The World Bank (WB) has prepared a report on the potential of Azerbaijani territories for the implementation of the ‘smart village’ concept, WB Country Manager for Azerbaijan Sarah Michael told Report.

She said that the report is based on the opinions of the village residents:

The WB conducted a study on smart villages. The Azerbaijani government spoke about this concept in great detail. This research work was started three years ago. Using the results of the WB activities in other countries, the potential of rural settlements throughout Azerbaijan is being studied in connection with their transformation to ‘smart centers’ and establishing ties between them. This is just an analytical report, and the WB assumes that it will be helpful to the government, Sarah Michael said.

Research is developed jointly with the rural population and calculated based on their priorities and realities. This report analyzes the readiness to implement the ‘smart village’ approach in Azerbaijan and is based on the views of the village residents in June 2020.

According to the analysis results, despite the awareness of rural residents about such digital platforms as social networks and state electronic services, the possibilities of their use are limited. Despite limited digital connectivity and data, there is potential to expand technology in several sectors, the report says.

The village residents’ feedback covers nine topics: digital connectivity, local government, public e-services, agriculture and agribusiness, tourism and handicrafts, access to financial instruments, transport and mobility, utilities, education, and healthcare.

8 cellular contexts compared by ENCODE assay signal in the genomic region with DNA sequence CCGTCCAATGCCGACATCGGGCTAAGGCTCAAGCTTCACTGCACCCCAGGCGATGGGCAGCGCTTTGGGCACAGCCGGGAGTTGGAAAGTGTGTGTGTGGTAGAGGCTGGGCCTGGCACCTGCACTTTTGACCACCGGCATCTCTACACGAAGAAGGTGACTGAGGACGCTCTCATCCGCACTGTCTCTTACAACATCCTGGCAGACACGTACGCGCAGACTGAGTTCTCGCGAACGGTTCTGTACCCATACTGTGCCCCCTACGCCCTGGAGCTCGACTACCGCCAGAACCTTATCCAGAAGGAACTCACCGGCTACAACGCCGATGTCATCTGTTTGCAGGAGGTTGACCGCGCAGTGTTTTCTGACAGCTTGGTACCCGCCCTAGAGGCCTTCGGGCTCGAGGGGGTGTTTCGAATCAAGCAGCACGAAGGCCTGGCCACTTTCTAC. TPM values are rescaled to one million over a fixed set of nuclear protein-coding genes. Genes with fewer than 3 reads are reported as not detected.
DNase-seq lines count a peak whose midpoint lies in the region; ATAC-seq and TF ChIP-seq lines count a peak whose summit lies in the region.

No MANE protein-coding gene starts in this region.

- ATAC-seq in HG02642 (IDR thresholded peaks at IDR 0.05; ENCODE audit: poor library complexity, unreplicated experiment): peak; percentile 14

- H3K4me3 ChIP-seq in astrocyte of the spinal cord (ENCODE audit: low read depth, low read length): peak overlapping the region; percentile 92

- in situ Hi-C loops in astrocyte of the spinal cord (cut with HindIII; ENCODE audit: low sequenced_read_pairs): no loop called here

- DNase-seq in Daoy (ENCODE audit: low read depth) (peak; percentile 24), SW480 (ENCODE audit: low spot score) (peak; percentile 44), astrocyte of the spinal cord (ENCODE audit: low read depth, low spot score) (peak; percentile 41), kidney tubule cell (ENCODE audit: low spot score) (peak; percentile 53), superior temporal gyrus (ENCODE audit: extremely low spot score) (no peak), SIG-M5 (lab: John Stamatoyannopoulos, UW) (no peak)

The respondents noted the same difficulties in using digital technologies. These are a slow or unavailable broadband internet connection, high hardware prices, high mobile data costs, and a lack of knowledge and skills associated with using digital tools more efficiently. Most of the villagers use apps such as Facebook, Instagram, YouTube, Telegram, and Google Hangouts.

The WB believes that the creation of ASAN service centers was an important achievement in simplifying public services provided to citizens. However, rural residents face barriers to using these services. Many government services still require citizens and entrepreneurs to apply for licenses and permits in writing. Digitization is essential for faster service delivery.

The WB pointed out the lack of water, access to financial instruments, problems with logistics, absence or very limited unity of farmers among the basic needs of farmers. Respondents say that they use social media to connect with shoppers and get advice from experienced agronomists, but this is usually individual in nature and not widely adopted. Some farmers have complained about delays in subsidies. Digital platforms can also be used for greater transparency in the provision of subsidies.

The main problems that rural people face in accessing financial instruments include high interest rates charged by banks, high cost of collateral required by banks, and distrust of the banking system. Village residents say they don’t trust the banking system.